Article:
First, the UC has provided helpful sources for brainstorming each of their eight Personal Insight Questions (aka essay prompts.)
Here’s what they included with UC essay prompt 2:
Things to consider: What does creativity mean to you? Do you have a creative skill that is important to you? What have you been able to do with that skill? If you used creativity to solve a problem, what was your solution? What are the steps you took to solve the problem?
How does your creativity influence your decisions inside or outside the classroom? Does your creativity relate to your major or a future career?
Read through these questions carefully, because the UC is telling you exactly what they want to hear from you about your creative side.
To me, it sounds like they don’t just want you to tell them you are creative and use your imagination.
They want to see you and your creative side in action.
Start by brainstorming some specific examples of “times” you were creative.
The best way to root those out of your past is to think of moments or experiences when you have faced different problems. (Problems can be: challenges, obstacles, mistakes, set-backs, flaws, changes, losses, fears, etc.)
Try to identify one particularly interesting “time” you used your creativity to solve or handle a problem, or come up with three different examples of times you used your creativity in various areas.
Think about times in school, or with friends or family, or involving your culture, or during one of your jobs, or playing a sport or an instrument.
Remember, your examples do not need to be impressive to be effective. No one expects you to have won a Noble prize or discovered a new planet.
Often, real-life moments from everyday, ordinary, mundane problems work best.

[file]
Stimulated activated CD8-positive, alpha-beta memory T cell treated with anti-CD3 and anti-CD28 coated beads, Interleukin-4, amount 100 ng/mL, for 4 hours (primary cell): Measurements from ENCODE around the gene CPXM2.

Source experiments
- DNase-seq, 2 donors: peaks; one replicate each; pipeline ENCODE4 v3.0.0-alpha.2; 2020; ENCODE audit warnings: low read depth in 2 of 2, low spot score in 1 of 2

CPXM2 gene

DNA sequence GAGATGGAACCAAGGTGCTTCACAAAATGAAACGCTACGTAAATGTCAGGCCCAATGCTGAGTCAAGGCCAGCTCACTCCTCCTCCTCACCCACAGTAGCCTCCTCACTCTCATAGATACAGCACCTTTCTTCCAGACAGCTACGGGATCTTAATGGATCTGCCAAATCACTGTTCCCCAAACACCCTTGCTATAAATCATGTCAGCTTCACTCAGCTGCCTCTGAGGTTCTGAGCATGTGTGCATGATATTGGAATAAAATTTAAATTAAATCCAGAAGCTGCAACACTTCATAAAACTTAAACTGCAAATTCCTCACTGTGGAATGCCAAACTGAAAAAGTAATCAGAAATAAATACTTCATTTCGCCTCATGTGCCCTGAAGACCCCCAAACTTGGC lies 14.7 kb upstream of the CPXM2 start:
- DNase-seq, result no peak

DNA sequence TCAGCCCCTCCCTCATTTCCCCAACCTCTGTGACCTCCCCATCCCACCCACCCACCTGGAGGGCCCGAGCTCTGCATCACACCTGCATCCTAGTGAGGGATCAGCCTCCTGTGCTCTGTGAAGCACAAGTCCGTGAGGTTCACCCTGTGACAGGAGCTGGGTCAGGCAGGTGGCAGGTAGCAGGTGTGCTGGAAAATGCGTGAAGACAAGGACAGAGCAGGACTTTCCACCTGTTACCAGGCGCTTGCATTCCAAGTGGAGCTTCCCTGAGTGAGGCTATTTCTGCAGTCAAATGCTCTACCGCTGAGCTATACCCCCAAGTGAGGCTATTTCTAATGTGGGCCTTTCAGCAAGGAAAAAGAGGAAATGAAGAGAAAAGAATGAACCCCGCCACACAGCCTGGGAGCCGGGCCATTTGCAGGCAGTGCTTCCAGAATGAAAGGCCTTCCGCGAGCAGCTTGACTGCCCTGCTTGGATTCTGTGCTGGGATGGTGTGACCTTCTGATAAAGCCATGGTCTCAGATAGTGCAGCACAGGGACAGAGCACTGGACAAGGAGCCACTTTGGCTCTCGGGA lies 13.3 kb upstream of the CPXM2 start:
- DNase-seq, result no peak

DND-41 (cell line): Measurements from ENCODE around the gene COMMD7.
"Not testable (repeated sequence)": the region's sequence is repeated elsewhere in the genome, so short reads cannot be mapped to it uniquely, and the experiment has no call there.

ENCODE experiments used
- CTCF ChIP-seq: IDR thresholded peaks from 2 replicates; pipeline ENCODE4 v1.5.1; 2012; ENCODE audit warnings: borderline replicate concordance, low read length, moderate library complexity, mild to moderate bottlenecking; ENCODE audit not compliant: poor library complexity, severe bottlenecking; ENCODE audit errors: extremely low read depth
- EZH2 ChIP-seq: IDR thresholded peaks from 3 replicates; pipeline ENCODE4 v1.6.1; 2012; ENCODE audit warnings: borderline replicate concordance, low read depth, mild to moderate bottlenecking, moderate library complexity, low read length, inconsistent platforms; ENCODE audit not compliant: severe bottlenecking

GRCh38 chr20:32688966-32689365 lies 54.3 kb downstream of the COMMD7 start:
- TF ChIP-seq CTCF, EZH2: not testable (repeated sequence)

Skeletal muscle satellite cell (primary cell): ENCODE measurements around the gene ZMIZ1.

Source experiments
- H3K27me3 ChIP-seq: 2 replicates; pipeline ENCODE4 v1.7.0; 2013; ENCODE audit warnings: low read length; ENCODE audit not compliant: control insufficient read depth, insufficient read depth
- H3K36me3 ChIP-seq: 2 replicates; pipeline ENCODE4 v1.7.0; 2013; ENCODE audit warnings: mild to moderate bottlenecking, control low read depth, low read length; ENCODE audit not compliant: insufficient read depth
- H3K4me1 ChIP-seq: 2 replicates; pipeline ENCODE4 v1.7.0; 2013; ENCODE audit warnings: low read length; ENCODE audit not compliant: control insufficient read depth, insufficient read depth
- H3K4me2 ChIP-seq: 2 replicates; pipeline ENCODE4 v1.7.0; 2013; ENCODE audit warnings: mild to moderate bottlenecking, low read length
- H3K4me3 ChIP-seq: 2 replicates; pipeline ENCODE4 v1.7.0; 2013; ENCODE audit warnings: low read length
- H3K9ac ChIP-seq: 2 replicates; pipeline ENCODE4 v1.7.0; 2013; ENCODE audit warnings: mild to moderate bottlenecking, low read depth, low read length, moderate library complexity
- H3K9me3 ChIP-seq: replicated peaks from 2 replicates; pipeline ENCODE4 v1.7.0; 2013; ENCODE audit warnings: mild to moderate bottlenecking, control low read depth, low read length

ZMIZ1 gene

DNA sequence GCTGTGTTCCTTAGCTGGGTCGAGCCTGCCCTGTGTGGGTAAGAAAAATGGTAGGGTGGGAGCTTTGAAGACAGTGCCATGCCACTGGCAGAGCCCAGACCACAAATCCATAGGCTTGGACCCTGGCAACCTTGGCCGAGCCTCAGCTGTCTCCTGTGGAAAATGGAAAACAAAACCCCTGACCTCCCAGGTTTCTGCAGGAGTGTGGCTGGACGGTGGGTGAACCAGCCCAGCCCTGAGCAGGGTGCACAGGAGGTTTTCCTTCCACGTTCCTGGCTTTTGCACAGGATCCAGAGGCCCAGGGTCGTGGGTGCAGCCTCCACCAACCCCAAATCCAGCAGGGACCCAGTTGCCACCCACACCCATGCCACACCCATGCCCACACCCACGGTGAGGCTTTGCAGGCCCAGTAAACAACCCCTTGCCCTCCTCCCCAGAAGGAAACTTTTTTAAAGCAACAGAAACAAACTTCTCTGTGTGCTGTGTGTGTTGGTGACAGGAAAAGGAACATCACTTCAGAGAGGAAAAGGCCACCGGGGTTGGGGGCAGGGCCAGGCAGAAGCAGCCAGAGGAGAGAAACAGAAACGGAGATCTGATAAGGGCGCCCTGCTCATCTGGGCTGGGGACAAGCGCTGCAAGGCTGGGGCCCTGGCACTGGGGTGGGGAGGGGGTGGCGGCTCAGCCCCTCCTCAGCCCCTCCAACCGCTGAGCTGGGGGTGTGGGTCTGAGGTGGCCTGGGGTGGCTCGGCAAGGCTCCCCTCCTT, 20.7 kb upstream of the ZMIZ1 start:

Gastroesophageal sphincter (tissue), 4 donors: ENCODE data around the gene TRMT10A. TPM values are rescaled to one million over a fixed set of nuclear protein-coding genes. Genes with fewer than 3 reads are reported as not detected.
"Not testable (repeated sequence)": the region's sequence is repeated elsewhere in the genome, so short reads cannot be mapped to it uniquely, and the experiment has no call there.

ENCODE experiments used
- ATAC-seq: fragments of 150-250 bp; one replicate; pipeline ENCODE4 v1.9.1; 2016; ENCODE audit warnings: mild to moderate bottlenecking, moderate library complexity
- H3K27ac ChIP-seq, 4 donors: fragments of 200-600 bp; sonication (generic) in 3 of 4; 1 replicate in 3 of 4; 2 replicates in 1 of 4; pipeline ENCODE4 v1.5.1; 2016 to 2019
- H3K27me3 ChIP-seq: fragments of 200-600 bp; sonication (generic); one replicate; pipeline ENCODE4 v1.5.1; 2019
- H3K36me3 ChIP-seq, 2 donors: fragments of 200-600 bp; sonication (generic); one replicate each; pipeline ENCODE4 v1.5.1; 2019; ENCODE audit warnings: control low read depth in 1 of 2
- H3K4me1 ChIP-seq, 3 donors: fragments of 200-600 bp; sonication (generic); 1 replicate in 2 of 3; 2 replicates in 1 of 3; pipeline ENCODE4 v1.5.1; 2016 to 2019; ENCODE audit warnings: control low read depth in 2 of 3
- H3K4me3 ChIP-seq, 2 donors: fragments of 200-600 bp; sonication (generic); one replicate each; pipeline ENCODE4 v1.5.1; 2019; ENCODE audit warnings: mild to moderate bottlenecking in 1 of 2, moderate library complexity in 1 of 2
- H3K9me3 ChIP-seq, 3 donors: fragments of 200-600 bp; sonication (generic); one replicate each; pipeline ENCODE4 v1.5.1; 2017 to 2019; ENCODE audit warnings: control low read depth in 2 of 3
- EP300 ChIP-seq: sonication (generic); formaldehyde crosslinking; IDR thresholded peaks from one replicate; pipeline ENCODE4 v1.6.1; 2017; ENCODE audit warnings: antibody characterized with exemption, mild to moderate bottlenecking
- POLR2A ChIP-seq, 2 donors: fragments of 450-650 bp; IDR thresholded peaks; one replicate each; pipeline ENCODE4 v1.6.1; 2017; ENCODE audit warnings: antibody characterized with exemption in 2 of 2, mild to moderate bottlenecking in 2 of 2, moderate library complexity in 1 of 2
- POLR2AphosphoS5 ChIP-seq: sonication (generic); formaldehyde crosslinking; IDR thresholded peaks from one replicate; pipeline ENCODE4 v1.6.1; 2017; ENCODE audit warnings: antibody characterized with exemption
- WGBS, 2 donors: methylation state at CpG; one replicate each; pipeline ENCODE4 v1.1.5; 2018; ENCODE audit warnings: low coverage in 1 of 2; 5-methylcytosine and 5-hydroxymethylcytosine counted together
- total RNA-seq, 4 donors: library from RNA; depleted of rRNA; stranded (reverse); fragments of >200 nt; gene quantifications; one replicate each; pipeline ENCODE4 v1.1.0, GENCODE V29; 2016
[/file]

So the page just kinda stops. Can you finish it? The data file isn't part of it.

Also, think a little more about why creativity has value to you and in the world.
This UC Essay Prompt 2 indicates the UC wants to know how you believe your creative side will help you in whatever you think you are going to study in college. Include this!
To make sure you cover what they want, the UC provided an additional Freshmen Worksheet with more questions to help you dig up examples of your creative side:
Can you think of a time your viewpoint was unique compared to others? What was the issue or problem from your perspective? Now think of the same situation from the perspective of another person who was there with you. How was your approach different from that other person’s?
Was there ever a problem where your imagination and intuition guided you to the solution? Do you have a passion for music, theater, visual art, dance, etc.? What have you gained from it that has affected other parts of your life?
Here’s a sample to help you structure your UC Prompt 2 essay:
Sample Outline I for UC Essay Prompt 2
(One main example)
- Start by describing a problem (or couple small ones) you faced
- Explain how you used your creativity to handle or solve it (steps you took)
- Expound on how you developed your ideas and their source or inspiration
- Reflect on why you believe your creative side has value beyond that one problem
- Talk about how you envision your innovative thinking will help you in your future academic and professional goals
If you use your creativity mainly artistically, and want to use an example of a time you created something as part of your artistic expression or passion, make sure to include how that reflected your creative thinking.
The last thing the UC intends with this essay, I believe, is for you to spend your 350 words only describing something that you created, no matter how out-there or “creative” it was.
UC essay prompt 2 is a terrific opportunity to express your passion for anything in the fine arts, from painting and ceramics, to playing an instrument or acting.
Just remember, this essay is mainly asking about how you handle problems and how you think.
So it’s a good one for almost any college bound student—whether you see art or technology or politics or business or almost anything in your future..